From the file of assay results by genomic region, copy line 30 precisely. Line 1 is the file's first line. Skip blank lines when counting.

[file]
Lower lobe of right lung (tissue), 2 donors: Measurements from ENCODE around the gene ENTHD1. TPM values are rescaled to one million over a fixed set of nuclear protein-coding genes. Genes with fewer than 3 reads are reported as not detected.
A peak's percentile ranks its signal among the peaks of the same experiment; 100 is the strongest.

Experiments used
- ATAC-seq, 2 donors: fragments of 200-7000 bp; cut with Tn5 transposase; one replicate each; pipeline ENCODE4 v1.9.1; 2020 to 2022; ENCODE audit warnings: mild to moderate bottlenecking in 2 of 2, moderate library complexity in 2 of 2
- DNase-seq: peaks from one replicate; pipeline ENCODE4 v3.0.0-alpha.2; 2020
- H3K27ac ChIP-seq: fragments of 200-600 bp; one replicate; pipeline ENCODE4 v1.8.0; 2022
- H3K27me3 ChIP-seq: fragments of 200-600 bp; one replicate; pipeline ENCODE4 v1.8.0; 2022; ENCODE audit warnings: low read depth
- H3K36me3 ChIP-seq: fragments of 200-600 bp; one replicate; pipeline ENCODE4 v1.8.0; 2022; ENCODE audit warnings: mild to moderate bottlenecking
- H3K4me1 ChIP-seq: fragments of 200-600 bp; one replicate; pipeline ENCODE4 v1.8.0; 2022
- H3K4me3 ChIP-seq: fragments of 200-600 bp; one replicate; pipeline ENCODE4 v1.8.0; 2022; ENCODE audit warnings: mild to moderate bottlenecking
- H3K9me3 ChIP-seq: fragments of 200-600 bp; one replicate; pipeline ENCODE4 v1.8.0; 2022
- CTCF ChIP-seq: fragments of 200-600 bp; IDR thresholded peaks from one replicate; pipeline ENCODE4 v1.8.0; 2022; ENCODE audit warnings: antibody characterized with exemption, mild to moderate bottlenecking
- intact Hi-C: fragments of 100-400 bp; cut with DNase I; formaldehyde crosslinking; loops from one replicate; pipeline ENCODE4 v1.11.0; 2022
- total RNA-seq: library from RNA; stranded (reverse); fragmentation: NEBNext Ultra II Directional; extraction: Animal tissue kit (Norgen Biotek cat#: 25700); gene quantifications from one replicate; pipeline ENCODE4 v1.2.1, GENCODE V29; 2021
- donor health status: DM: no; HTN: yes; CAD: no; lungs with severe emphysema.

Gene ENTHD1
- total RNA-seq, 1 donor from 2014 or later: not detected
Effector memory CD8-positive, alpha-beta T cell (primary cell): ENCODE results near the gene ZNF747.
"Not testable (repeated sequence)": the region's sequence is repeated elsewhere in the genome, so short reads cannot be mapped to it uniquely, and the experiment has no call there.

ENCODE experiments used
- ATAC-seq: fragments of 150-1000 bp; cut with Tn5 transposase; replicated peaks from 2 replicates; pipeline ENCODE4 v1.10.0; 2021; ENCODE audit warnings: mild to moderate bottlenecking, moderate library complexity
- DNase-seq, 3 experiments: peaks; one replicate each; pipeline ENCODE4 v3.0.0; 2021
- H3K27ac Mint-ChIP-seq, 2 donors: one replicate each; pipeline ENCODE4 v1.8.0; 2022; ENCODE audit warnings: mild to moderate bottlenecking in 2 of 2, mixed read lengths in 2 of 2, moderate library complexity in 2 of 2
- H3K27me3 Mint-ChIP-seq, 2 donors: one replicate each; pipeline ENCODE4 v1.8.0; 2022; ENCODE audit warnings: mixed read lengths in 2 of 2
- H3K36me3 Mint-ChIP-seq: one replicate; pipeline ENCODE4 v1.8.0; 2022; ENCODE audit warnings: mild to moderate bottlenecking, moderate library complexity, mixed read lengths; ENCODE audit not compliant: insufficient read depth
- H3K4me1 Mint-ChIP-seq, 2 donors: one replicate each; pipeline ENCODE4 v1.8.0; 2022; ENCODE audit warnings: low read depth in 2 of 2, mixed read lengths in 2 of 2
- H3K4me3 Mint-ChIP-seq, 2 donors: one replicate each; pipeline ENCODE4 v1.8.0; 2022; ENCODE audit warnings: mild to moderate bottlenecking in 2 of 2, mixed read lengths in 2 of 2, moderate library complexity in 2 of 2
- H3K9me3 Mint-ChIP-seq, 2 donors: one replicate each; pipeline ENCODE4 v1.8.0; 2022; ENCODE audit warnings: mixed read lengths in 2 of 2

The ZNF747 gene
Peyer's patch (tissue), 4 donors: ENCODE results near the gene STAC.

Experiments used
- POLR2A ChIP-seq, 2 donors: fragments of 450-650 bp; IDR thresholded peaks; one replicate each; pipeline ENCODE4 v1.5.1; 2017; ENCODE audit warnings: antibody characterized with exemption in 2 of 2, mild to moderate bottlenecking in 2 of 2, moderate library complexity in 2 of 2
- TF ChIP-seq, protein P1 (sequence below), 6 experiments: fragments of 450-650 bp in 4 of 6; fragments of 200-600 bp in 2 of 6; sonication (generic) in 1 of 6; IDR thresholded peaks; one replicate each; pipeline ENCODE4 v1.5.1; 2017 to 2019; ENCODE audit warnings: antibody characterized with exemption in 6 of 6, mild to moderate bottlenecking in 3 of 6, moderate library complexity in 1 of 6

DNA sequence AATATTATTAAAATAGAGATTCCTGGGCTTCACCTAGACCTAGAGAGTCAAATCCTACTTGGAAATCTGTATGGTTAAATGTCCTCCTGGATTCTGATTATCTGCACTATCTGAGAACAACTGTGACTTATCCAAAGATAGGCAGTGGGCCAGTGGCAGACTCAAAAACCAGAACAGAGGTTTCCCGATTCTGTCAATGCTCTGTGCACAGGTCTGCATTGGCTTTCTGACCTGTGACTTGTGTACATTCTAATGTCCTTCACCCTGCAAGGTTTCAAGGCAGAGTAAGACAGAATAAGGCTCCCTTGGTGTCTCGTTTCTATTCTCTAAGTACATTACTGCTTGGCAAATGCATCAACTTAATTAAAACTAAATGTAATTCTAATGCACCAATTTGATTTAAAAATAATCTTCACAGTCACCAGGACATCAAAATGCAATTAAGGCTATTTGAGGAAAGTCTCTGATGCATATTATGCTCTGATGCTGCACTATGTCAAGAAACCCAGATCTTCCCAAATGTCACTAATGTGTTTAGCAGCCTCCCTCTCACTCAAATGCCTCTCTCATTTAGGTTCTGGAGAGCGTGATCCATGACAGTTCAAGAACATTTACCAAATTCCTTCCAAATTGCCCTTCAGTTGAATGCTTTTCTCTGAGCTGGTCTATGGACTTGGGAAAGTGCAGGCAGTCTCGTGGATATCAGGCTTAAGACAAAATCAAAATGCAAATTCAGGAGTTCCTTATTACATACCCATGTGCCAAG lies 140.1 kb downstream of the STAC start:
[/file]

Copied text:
Peyer's patch (tissue), 4 donors: ENCODE results near the gene STAC.